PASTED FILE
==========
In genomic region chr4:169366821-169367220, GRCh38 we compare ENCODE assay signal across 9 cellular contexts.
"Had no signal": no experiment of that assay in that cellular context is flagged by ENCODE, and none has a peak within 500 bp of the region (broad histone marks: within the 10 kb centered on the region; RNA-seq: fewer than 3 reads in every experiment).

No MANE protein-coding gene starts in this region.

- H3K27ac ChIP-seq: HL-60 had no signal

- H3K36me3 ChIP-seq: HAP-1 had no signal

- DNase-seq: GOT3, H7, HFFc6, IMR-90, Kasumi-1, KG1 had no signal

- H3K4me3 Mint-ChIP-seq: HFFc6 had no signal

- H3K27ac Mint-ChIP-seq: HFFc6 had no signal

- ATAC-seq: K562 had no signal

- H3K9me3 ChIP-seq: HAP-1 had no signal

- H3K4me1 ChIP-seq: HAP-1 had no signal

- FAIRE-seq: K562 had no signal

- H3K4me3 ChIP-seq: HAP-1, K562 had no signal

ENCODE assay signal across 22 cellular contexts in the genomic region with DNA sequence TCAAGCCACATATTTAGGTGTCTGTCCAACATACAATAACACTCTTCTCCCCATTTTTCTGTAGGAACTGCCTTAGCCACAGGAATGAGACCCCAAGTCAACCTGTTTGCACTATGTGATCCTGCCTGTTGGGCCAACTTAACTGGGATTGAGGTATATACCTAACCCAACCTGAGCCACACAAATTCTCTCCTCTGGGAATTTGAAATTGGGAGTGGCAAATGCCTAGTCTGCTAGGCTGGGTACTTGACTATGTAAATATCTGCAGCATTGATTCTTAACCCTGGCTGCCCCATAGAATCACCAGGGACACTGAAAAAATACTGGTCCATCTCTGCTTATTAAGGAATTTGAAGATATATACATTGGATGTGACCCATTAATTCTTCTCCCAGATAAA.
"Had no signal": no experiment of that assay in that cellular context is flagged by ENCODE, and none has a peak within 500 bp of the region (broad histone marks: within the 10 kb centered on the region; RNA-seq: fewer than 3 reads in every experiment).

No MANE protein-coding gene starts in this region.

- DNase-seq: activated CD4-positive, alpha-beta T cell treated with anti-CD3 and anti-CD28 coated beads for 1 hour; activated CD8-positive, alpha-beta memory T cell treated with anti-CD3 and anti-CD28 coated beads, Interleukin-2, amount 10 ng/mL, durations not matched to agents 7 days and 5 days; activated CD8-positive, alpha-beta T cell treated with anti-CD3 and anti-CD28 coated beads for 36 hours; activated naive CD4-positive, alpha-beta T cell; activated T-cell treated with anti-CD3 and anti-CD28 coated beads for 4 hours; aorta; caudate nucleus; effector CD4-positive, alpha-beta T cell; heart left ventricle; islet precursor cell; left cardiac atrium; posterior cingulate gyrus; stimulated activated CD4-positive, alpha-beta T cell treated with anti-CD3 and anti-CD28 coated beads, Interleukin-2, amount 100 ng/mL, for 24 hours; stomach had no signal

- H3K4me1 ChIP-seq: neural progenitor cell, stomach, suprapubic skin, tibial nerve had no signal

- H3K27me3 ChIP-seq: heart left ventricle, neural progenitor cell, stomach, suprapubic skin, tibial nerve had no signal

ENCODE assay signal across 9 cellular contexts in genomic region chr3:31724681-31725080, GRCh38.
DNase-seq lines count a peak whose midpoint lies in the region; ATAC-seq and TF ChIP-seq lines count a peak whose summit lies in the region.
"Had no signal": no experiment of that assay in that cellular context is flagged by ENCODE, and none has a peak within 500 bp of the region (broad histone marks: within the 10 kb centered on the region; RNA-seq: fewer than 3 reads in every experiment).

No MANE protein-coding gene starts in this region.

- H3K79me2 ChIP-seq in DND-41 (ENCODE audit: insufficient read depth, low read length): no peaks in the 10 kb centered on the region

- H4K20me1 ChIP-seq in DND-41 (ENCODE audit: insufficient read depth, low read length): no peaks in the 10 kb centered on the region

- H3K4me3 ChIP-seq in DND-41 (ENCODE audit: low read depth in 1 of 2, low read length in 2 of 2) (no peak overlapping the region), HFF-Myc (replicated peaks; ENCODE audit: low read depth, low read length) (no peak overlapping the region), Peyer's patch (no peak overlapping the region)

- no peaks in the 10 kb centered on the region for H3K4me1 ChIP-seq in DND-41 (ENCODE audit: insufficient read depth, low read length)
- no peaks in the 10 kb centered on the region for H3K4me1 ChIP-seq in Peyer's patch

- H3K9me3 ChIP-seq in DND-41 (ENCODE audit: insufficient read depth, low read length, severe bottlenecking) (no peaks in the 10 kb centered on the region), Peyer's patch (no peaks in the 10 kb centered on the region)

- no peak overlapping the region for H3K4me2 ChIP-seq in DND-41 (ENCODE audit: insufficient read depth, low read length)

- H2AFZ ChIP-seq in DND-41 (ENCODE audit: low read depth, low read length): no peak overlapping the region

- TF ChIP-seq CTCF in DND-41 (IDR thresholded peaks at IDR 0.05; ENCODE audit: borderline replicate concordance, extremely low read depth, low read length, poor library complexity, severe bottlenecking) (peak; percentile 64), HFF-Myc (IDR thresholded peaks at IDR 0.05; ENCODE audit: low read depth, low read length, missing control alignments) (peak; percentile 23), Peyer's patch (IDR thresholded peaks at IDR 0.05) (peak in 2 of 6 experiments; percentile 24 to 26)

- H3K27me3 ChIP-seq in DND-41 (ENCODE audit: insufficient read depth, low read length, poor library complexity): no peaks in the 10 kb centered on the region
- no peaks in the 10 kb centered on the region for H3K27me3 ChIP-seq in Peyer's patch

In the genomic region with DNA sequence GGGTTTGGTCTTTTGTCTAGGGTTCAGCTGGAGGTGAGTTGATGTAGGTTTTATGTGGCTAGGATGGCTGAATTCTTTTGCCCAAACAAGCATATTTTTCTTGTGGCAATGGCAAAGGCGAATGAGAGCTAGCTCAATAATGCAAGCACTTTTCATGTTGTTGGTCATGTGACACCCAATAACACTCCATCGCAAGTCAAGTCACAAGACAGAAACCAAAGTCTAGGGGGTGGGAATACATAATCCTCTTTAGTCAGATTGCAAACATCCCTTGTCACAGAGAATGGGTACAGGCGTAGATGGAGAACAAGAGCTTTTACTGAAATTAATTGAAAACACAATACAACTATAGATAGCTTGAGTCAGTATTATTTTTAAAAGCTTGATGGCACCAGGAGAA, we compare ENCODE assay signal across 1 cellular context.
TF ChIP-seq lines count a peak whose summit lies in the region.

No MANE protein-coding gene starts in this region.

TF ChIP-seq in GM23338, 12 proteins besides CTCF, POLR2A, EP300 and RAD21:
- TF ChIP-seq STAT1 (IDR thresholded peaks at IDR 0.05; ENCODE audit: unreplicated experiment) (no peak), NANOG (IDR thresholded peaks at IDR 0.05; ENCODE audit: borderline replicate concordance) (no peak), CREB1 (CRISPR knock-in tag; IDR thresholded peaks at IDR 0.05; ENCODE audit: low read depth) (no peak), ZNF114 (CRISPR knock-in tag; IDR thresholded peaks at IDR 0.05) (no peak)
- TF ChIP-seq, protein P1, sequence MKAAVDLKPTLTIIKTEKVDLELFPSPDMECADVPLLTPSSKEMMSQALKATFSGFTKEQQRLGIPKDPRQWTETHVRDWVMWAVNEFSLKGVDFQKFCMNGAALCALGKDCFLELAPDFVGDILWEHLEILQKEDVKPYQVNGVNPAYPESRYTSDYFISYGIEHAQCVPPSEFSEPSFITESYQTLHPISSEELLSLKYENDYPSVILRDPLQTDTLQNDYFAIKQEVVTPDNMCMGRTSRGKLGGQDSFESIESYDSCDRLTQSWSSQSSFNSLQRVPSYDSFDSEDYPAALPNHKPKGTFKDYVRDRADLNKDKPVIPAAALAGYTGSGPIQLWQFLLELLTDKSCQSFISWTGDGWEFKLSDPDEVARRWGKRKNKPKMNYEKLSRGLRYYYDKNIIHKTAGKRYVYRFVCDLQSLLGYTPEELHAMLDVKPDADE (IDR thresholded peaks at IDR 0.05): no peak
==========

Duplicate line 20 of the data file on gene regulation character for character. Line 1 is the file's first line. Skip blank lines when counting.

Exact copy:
ENCODE assay signal across 9 cellular contexts in genomic region chr3:31724681-31725080, GRCh38.